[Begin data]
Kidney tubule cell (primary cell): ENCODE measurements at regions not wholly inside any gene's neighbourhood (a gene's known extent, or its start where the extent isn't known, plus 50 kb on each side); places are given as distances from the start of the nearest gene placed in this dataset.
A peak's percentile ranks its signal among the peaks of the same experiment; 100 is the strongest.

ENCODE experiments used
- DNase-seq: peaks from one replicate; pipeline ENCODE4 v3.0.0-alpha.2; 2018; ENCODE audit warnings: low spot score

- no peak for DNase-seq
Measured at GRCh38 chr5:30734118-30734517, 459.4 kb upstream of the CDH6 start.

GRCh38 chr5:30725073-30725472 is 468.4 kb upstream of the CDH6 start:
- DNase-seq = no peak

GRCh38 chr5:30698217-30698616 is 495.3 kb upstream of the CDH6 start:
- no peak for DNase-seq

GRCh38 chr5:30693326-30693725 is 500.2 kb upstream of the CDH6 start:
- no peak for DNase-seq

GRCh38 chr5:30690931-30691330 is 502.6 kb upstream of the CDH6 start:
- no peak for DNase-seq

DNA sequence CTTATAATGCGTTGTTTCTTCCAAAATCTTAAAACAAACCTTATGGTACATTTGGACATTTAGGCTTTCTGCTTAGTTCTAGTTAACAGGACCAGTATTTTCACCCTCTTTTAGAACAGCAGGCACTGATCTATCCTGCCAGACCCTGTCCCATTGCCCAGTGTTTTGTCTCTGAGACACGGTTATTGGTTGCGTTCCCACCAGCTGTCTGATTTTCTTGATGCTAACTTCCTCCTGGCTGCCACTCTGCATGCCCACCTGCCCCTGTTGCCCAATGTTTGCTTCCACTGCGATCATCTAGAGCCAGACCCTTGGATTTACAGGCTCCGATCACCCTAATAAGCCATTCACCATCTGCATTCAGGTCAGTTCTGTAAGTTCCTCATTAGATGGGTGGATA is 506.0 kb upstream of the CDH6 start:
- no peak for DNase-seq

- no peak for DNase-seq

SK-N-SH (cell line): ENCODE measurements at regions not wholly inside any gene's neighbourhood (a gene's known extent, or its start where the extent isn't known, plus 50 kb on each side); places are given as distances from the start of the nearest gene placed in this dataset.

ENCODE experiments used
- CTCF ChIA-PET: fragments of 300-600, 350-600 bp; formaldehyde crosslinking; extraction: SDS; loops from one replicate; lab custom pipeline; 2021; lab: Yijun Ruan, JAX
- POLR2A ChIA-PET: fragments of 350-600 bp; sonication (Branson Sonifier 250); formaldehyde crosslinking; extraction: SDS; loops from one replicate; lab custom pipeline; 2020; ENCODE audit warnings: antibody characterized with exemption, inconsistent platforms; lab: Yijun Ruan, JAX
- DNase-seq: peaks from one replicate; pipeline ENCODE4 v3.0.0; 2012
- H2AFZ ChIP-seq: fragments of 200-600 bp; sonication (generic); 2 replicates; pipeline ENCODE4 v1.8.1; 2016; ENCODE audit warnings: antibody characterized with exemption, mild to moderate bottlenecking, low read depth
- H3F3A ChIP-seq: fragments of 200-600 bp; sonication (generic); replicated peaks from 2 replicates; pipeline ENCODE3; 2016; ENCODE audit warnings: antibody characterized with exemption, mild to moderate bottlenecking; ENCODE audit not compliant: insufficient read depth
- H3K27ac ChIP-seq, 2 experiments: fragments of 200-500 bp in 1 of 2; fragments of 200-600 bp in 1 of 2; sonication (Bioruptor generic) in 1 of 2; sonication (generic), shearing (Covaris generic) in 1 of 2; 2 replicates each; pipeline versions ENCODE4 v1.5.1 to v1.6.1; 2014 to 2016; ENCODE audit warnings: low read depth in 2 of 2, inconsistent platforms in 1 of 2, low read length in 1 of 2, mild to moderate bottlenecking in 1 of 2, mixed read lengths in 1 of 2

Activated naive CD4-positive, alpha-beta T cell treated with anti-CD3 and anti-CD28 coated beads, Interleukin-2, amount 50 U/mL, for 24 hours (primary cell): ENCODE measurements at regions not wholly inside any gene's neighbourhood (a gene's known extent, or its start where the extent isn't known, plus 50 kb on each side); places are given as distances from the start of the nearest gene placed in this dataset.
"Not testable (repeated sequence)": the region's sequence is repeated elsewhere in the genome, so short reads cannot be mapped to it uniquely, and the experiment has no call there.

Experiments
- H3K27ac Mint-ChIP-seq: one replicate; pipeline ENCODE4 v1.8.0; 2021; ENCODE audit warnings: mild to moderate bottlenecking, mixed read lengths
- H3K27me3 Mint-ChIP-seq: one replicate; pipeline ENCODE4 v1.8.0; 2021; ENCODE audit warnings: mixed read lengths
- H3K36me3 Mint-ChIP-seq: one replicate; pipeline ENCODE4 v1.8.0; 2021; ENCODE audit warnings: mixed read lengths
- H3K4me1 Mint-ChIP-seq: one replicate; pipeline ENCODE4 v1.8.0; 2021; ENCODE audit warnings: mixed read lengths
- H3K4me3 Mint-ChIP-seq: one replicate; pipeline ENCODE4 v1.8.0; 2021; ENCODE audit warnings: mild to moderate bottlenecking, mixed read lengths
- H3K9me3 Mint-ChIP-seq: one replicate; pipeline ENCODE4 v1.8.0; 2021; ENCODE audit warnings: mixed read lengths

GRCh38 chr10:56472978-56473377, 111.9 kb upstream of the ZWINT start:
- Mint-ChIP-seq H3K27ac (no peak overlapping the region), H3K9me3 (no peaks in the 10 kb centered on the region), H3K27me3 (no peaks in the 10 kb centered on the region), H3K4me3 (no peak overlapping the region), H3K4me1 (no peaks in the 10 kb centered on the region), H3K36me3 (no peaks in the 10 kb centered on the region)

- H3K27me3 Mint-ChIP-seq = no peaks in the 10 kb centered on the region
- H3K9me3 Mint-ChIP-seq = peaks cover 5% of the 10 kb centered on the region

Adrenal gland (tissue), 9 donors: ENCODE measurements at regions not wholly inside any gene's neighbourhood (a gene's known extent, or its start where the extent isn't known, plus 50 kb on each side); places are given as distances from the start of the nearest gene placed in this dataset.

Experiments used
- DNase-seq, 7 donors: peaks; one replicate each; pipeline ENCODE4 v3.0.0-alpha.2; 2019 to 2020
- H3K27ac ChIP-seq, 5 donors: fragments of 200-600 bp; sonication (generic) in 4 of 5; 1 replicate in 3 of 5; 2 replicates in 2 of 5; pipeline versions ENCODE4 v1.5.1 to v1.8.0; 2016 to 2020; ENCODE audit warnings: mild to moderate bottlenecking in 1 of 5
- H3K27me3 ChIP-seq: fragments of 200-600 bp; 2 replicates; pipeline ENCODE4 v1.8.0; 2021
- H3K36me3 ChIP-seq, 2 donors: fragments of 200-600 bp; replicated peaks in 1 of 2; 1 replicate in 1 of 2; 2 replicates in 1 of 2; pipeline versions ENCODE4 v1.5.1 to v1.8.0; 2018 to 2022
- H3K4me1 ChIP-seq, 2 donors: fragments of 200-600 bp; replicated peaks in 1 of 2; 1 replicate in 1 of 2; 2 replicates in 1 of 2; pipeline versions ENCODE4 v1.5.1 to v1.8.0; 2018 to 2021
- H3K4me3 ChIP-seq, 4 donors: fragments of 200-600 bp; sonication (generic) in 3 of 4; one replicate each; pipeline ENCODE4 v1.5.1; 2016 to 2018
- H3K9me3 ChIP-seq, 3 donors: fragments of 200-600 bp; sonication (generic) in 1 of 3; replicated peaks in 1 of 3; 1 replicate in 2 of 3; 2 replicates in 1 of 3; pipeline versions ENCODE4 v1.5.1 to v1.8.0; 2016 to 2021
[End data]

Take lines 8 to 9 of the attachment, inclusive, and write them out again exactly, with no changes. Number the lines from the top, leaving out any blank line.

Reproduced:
- DNase-seq = no peak

GRCh38 chr5:30698217-30698616 is 495.3 kb upstream of the CDH6 start: